In this file:
· Environmentalists: Smithfield needs to get rid of lagoons and spray fields
· Smithfield Foods’s Sustainable Energy Partnership with Dominion Energy
Environmentalists: Smithfield needs to get rid of lagoons and spray fields
Environmental groups say Smithfield’s plans to cover hog lagoons and add digesters don’t solve contamination and health problems caused by large-scale farms in Eastern North Carolina.
by Greg Barnes, North Carolina Health News
January 10, 2019
For many, Smithfield Foods’ plans to turn hog waste into renewable natural gas is a welcome sign of progress for a company that has been vilified by environmentalists almost since it opened a slaughterhouse in the small town of Tar Heel in 1992.
Twenty-six years later, thousands of farmers who started raising hogs for Smithfield during that time are still using uncovered lagoons to store hog waste and spraying the nitrogen-rich excess onto their fields.
Last month, largely because of that lagoon-and-sprayfield system, the company that oversees Smithfield’s hog production operations lost its fourth straight federal lawsuit to neighbors of hog farms, who say odors, flies and mist from the sprayfields are upending their lives.
In all, 26 lawsuits involving nearly 500 people have been filed against Smithfield’s hog-production arm, Murphy-Brown. So far, the plaintiffs have been awarded nearly a half-billion dollars, though the amounts were reduced substantially because of a state law capping damages.
To say 2018 was a bad year for Smithfield would be a huge understatement. In September, Hurricane Florence dumped as much as 30 inches of rain over southeastern North Carolina, where most of the farmers under contract with the company are located. The hurricane damaged six hog lagoons and caused 33 more to top their banks, releasing vast amounts of untreated hog waste into rivers and streams. An estimated 5,500 hogs died during the storm.
A month after the hurricane struck, Smithfield announced that it would add covers and anaerobic digesters to hog lagoons on 90 percent of finishing farms in North Carolina, Utah and Missouri within 10 years.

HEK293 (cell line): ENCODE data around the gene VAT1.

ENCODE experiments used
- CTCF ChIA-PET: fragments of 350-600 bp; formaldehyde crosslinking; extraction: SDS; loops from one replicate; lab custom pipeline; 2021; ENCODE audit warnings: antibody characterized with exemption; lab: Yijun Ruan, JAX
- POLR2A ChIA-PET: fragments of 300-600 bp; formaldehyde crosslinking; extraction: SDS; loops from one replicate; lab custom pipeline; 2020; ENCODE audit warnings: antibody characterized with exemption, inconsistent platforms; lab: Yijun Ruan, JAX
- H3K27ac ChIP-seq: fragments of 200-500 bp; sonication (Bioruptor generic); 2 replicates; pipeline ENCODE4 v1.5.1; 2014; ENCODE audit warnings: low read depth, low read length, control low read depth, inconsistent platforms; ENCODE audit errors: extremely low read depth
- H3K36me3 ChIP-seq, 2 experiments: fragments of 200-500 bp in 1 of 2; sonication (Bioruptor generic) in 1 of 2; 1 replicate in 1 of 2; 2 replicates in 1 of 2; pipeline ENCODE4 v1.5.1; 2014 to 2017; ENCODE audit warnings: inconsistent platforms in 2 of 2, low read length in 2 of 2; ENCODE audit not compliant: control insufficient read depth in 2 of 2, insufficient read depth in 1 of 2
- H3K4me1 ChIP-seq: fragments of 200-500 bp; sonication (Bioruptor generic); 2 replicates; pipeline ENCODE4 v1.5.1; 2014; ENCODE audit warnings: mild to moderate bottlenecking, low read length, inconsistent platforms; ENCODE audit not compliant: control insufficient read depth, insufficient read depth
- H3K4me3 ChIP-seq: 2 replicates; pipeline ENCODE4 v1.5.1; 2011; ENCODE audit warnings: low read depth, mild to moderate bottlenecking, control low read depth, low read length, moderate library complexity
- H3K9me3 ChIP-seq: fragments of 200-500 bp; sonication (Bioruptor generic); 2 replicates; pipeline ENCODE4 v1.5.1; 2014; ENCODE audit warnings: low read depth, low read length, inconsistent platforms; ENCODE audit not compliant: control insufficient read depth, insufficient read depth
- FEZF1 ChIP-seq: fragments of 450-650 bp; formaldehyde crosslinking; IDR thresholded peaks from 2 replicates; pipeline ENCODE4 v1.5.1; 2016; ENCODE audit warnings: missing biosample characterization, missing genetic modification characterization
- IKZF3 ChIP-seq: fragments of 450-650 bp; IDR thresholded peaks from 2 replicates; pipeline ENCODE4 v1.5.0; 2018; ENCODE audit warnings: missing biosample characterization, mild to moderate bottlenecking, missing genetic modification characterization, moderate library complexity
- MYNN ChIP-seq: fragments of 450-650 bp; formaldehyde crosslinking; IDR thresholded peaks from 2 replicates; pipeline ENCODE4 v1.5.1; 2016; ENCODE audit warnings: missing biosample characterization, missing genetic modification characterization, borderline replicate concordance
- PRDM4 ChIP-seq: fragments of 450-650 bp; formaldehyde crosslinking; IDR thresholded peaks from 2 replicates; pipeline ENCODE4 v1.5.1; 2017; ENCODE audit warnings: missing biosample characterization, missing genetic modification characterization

The world’s largest hog producer says the covers and digesters will be used to turn hog waste into renewable natural gas, partly to meet its goal of reducing greenhouse gas emissions 25 percent by 2025 by capturing 85,000 tons of methane each year to generate biogas. That’s the equivalent of removing 900,000 cars from the roads.
Smithfield says there are other advantages to covering the lagoons and adding digesters, including reducing sludge, odors and the risk of lagoons flooding during major storms.
That may be true, environmental groups counter, but they argue that covers and digesters only apply a Band-Aid; they don’t solve the problem.
“Nothing is cheaper than an unlined hole in the ground,” said Will Hendrick, staff attorney for Waterkeeper Alliance and manager of the North Carolina Pure Farms, Pure Waters Campaign. “By and large, Smithfield has dug their heels in claiming there is nothing they can do differently.
“They know better, and they have the money to fix it.”
Problems will continue ...
Covers add nitrogen to lagoons ...
New technology needed ...
Why now? ...
more, including links
Smithfield Foods’s Sustainable Energy Partnership with Dominion Energy
Ambrogio Visconti, North America Legal Chronicle
January 10, 2019
Hunton Andrews Kurth LLP represented Smithfield Foods in the creation of Align Renewable Natural Gas, a $250 million joint venture with Dominion Energy that will capture waste methane from hog farms and convert it into renewable natural gas, reducing greenhouse-gas emissions.
By capturing methane that otherwise would be released into the atmosphere and providing the conditioned gas to homes and businesses, joint venture projects will reduce greenhouse-gas emissions from hog farms, reduce consumption of natural gas from traditional sources, and improve environmental quality.
The initial projects of Align Renewable Natural Gas will take place in North Carolina, Utah and Virginia. Align RNG will use anaerobic digestion technology to capture and process methane from Smithfield’s company-owned and contract hog farms. Once collected at the farms, the natural gas will be transported to a central conditioning facility, where it will be converted into RNG to be used to provide heat and power to homes and businesses.
Smithfield Foods and Dominion Energy have committed to invest up to $250 million...